Teaching the nuts and bolts of truck repair in Juba

These mechanics from the Juba fleet team in South Sudan have just completed a training in truck maintennance and repair given by Renault Trucks. Copyright: WFP

A whiteboard sits in the middle of a shipping container that’s been converted into a classroom. On it is a list of words: ‘Relay, Battery, Sensor, Alternator, Fuse, Starter.’ A group of students watches and listens as two teachers explain the intricacies and understandings of how currents travel through a truck engine.

The setting is the first-ever Renault Trucks (RT) and WFP training, where two RT experts have come to Juba, South Sudan to share their knowledge and expertise with WFP mechanics on advanced vehicle maintenance and repair. As part of a sort of East Africa training ‘road trip’ for WFP, Renault Trucks staff are travelling to four cities in four countries, and Juba is the second stop on their journey (more here).

At WFP’s Fleet Workshop, 13 Juba mechanics have just been trained in not only complex methods of truck care, but they have also learned the basics – why is that the battery functions the way it does? Understanding the complexities of an engine and its related parts will help to form the solid understanding needed for these technicians to fully do their jobs, quickly and efficiently.

Paul Caley is one of two RT trainers here at the fleet workshop. His way of breaking down complicated ideas is to use everyday life examples, and it’s very helpful (even for someone who’s not so technical!).

“Let’s say you’re in the market for a pair of shoes. There are two stores that have exactly what you would like to buy – same model, same price. The one story is about 5ft away, whereas the other is just a tad further at 50ft away. Which do you go to?”

Muffled voices whisper to each other. Is this a trick question?

“I would go to the closer one,” says one mechanic.

“And why is that?” Paul asks. Muffled voices again. “It’s because we’re lazy, and so is electricity!” Laughter goes around as they start to realize the logic. You see, Paul explains that electricity always takes the quickest and shortest route to power something. There’s a problem with your battery not taking power? First consider the path of least resistance, so to say – the shortest wire, not the longest. Ironically, this is where the term ‘short circuit’ comes from.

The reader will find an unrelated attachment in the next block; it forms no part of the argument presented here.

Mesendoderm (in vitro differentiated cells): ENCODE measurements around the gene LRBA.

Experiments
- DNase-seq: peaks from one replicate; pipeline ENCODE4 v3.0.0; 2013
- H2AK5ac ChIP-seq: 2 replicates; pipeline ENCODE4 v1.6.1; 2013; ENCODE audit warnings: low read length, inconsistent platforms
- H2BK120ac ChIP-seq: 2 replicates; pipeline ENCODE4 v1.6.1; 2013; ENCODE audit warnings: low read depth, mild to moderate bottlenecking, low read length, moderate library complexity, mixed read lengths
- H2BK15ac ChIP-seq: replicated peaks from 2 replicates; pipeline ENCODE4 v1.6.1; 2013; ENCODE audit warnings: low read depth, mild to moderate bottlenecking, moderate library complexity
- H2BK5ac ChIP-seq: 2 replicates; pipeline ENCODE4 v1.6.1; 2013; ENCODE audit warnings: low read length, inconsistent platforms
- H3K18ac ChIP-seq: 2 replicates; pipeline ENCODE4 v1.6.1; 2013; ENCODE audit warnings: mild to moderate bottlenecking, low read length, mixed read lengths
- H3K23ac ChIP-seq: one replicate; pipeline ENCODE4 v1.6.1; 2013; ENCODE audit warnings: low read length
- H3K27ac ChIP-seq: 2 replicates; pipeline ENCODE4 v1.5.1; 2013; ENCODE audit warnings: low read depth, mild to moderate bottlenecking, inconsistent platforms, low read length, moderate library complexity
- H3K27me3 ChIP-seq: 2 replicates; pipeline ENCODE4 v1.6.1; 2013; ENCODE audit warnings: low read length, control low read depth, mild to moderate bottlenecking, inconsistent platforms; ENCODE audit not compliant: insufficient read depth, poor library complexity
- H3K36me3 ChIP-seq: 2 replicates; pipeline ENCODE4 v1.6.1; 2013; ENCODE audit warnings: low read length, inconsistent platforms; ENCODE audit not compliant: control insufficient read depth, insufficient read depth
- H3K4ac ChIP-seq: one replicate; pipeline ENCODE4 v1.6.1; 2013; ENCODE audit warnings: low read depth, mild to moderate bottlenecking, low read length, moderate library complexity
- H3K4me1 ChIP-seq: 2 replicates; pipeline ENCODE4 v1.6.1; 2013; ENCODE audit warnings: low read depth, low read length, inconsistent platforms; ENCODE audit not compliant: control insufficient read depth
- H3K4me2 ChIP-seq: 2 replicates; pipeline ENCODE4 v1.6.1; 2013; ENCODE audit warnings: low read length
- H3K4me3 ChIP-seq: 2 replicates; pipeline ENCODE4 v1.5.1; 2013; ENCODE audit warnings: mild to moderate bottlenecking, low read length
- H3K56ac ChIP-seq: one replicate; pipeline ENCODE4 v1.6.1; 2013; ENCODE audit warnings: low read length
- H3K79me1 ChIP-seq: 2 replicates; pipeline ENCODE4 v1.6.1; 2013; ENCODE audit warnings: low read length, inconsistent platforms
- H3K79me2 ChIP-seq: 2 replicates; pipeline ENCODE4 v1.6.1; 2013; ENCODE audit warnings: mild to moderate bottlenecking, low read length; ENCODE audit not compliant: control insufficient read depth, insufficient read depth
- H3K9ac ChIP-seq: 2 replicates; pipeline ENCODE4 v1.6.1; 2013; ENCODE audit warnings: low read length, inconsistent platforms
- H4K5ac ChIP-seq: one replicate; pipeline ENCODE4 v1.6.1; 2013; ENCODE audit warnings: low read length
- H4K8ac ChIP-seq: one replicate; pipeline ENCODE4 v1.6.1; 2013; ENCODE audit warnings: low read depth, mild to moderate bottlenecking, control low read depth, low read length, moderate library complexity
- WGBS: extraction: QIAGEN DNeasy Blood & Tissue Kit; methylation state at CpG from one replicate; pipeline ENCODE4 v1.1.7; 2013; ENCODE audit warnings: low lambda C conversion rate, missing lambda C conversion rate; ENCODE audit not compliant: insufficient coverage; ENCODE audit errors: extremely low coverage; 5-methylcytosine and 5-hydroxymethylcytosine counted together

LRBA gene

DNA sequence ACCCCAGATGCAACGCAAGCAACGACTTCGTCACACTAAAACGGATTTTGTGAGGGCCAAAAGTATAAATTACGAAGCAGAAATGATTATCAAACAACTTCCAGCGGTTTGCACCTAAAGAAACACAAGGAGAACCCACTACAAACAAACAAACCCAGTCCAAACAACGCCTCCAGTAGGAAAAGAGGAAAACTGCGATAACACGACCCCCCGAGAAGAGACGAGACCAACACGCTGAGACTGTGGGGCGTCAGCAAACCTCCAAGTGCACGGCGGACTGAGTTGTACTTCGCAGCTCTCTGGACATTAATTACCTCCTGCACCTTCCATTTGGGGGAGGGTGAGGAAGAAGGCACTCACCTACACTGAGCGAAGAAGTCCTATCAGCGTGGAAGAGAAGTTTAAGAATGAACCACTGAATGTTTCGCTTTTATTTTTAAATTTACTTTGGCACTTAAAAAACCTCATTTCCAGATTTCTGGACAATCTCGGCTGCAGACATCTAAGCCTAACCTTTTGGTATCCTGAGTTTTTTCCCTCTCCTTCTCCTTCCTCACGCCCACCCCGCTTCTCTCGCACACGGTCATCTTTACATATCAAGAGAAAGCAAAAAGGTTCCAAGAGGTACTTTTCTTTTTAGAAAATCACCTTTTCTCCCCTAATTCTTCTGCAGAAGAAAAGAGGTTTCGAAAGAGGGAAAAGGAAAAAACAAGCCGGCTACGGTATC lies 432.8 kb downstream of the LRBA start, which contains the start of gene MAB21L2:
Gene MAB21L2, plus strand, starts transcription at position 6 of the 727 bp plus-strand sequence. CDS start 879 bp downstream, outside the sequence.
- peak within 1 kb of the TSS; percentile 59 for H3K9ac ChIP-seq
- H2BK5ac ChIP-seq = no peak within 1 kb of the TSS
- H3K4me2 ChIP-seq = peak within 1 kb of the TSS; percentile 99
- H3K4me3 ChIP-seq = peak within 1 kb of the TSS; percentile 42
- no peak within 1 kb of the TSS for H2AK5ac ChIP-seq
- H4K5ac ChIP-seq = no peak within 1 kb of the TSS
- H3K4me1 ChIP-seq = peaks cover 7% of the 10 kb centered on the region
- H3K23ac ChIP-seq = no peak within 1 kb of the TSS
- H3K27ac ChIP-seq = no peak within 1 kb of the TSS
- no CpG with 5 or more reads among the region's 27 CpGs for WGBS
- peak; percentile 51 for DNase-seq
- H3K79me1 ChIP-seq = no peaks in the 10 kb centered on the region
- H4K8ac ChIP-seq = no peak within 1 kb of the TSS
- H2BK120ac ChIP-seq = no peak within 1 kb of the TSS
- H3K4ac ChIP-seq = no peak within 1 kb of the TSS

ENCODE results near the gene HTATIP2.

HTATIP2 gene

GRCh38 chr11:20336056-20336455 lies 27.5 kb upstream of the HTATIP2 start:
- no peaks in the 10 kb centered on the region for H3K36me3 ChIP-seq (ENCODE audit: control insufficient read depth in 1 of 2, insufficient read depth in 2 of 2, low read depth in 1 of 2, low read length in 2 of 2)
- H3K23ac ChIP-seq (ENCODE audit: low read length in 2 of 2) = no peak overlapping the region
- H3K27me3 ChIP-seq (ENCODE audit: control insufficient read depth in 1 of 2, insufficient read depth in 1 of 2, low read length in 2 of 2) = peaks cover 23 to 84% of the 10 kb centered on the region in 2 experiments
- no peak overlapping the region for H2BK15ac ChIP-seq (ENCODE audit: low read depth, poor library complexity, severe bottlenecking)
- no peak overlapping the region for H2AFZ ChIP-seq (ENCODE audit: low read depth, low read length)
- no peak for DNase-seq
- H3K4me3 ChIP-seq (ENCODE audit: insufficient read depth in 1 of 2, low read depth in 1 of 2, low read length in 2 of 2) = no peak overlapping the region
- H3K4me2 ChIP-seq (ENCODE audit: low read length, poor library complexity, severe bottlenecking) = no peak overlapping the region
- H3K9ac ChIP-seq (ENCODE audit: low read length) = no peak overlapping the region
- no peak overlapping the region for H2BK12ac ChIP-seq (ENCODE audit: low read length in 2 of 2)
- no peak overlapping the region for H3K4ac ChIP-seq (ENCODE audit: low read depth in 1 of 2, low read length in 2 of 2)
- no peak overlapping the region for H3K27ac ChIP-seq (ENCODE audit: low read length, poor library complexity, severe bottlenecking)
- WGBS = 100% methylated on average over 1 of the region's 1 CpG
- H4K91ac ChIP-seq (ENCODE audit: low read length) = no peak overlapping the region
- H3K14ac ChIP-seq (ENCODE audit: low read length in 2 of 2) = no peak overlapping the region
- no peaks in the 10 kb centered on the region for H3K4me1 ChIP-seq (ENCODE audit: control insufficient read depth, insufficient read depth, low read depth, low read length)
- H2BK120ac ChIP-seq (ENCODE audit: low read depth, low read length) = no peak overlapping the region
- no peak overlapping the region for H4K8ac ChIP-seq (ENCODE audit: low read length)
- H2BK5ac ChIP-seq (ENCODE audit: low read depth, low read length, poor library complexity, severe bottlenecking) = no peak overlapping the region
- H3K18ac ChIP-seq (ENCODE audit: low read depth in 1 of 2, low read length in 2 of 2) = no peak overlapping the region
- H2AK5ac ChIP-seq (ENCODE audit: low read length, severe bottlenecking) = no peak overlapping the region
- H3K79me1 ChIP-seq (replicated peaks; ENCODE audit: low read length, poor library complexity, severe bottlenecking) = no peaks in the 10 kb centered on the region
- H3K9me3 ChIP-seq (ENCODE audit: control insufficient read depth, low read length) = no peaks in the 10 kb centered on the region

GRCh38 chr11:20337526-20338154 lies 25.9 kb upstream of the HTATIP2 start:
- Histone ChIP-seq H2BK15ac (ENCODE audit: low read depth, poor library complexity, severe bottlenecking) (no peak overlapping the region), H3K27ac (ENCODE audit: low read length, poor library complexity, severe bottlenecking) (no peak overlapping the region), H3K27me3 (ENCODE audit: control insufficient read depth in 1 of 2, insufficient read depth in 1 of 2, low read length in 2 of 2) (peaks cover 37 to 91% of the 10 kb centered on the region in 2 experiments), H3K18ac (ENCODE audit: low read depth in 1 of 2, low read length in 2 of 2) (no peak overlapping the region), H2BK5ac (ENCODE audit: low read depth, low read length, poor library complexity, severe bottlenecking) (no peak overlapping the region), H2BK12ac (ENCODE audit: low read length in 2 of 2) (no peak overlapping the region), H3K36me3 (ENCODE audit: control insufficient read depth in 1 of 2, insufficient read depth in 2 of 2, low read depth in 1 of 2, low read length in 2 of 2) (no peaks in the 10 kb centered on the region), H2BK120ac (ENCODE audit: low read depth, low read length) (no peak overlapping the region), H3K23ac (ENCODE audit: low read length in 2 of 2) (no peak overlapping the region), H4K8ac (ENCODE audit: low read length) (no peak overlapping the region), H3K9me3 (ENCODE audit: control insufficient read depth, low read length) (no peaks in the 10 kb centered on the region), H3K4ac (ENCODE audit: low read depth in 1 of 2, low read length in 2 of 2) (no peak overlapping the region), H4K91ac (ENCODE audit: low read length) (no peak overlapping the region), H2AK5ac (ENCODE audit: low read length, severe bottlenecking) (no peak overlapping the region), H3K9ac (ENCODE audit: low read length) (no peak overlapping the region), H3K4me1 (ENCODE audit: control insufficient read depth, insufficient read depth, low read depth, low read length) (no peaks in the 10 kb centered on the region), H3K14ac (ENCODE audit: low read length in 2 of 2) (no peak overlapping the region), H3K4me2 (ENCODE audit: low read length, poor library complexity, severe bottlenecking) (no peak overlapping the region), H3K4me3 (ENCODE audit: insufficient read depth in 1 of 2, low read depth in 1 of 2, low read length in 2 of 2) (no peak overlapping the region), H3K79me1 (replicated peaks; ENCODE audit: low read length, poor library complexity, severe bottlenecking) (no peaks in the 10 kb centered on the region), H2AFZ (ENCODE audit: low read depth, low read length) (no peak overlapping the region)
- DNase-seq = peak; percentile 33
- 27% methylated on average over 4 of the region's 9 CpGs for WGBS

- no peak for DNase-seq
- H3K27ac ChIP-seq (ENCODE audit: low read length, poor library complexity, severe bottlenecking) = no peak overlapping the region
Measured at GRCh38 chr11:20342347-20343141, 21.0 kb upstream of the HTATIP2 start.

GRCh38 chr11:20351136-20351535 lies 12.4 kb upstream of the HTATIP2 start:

As you can imagine, there is a considerable amount of technical lingo when talking about truck repair. Nicolas Cottin of Renault Trucks is also here in Juba, and he ensures that the theoretical knowledge and terms are well-taught. 

“Why do we need wires to be ‘isolated?’” he asks. If you’re a mechanic, this simply means that each wire must be covered – thus ‘isolating’ the power, as it has a tendency to divert its current elsewhere if not guided.

With a session on the theory of maintenance and repair followed by time dedicated to demonstration and hands-on teaching, the training has been a great success for both parties.

Paul mentions that it’s been very rewarding to share his knowledge. “It’s great to be able to give back,” he says. This being his first journey to Africa, it’s been an experience that goes past merely the training. “I’ve seen things here that I didn’t think were possible in terms of infrastructure. For WFP, I can see why this is so challenging on a daily basis.”

Nicolas, who is based in Accra, is coming to South Sudan for the first time as well. ‘In terms of logistics, I can see it’s very difficult here, even small things like roads make the travel much longer.’  Training is also something that Nicolas does in his job with Renault Trucks, but not necessarily any of this kind. “It was a great experience,” he says. “For some of these mechanics, it is the first training [theoretical and practical] that they have ever had, and they will be able to use it in their day-to-day jobs.”

And what about the mechanics? The knowledge they’ve gained has been so valuable, and it shows. In just one session, a complex issue that they had been facing with a few WFP trucks had been solved. And it’s not just that – but from now on, they will be able to prevent this problem from ever happening again. Why? Because it’s more than just the practice that they have been taught, but it’s the theory behind it.

David Soroba, a Juba Fleet mechanic, was able to take away alot of knowledge from these past few days. “We learned many things, especially on how to maintain and repair the new generation Renault Trucks. It’s also been the first time that we have had the opportunity to participate in this type of training. We really appreciate and thank Renault Trucks for making this available to us.”